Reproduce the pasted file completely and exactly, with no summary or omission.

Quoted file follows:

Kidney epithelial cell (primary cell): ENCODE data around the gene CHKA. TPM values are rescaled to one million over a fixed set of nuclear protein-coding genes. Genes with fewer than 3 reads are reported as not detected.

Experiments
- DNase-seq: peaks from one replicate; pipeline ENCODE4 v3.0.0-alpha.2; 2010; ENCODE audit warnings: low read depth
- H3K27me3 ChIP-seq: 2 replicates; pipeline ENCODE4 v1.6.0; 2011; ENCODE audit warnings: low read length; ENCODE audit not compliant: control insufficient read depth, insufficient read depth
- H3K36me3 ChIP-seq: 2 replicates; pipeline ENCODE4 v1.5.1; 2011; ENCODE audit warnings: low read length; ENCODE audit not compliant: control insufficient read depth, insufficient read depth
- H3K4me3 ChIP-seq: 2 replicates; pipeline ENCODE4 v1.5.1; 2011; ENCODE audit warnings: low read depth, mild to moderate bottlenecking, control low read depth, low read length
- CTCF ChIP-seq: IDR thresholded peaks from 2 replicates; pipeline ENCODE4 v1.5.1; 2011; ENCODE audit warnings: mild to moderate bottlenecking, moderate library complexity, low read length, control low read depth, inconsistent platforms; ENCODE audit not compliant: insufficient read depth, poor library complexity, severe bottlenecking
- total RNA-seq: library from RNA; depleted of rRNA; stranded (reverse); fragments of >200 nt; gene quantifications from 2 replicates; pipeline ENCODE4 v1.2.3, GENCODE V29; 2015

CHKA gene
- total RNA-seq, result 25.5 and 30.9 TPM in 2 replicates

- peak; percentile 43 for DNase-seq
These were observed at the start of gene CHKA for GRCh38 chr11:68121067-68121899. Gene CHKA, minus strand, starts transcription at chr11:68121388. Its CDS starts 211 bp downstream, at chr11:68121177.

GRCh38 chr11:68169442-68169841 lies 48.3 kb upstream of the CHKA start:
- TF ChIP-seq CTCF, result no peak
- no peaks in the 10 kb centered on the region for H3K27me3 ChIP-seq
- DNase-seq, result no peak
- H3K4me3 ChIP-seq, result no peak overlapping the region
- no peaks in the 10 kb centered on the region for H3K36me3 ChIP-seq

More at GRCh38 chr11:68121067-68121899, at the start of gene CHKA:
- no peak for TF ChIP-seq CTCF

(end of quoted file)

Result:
Kidney epithelial cell (primary cell): ENCODE data around the gene CHKA. TPM values are rescaled to one million over a fixed set of nuclear protein-coding genes. Genes with fewer than 3 reads are reported as not detected.

Experiments
- DNase-seq: peaks from one replicate; pipeline ENCODE4 v3.0.0-alpha.2; 2010; ENCODE audit warnings: low read depth
- H3K27me3 ChIP-seq: 2 replicates; pipeline ENCODE4 v1.6.0; 2011; ENCODE audit warnings: low read length; ENCODE audit not compliant: control insufficient read depth, insufficient read depth
- H3K36me3 ChIP-seq: 2 replicates; pipeline ENCODE4 v1.5.1; 2011; ENCODE audit warnings: low read length; ENCODE audit not compliant: control insufficient read depth, insufficient read depth
- H3K4me3 ChIP-seq: 2 replicates; pipeline ENCODE4 v1.5.1; 2011; ENCODE audit warnings: low read depth, mild to moderate bottlenecking, control low read depth, low read length
- CTCF ChIP-seq: IDR thresholded peaks from 2 replicates; pipeline ENCODE4 v1.5.1; 2011; ENCODE audit warnings: mild to moderate bottlenecking, moderate library complexity, low read length, control low read depth, inconsistent platforms; ENCODE audit not compliant: insufficient read depth, poor library complexity, severe bottlenecking
- total RNA-seq: library from RNA; depleted of rRNA; stranded (reverse); fragments of >200 nt; gene quantifications from 2 replicates; pipeline ENCODE4 v1.2.3, GENCODE V29; 2015

CHKA gene
- total RNA-seq, result 25.5 and 30.9 TPM in 2 replicates

- peak; percentile 43 for DNase-seq
These were observed at the start of gene CHKA for GRCh38 chr11:68121067-68121899. Gene CHKA, minus strand, starts transcription at chr11:68121388. Its CDS starts 211 bp downstream, at chr11:68121177.

GRCh38 chr11:68169442-68169841 lies 48.3 kb upstream of the CHKA start:
- TF ChIP-seq CTCF, result no peak
- no peaks in the 10 kb centered on the region for H3K27me3 ChIP-seq
- DNase-seq, result no peak
- H3K4me3 ChIP-seq, result no peak overlapping the region
- no peaks in the 10 kb centered on the region for H3K36me3 ChIP-seq

More at GRCh38 chr11:68121067-68121899, at the start of gene CHKA:
- no peak for TF ChIP-seq CTCF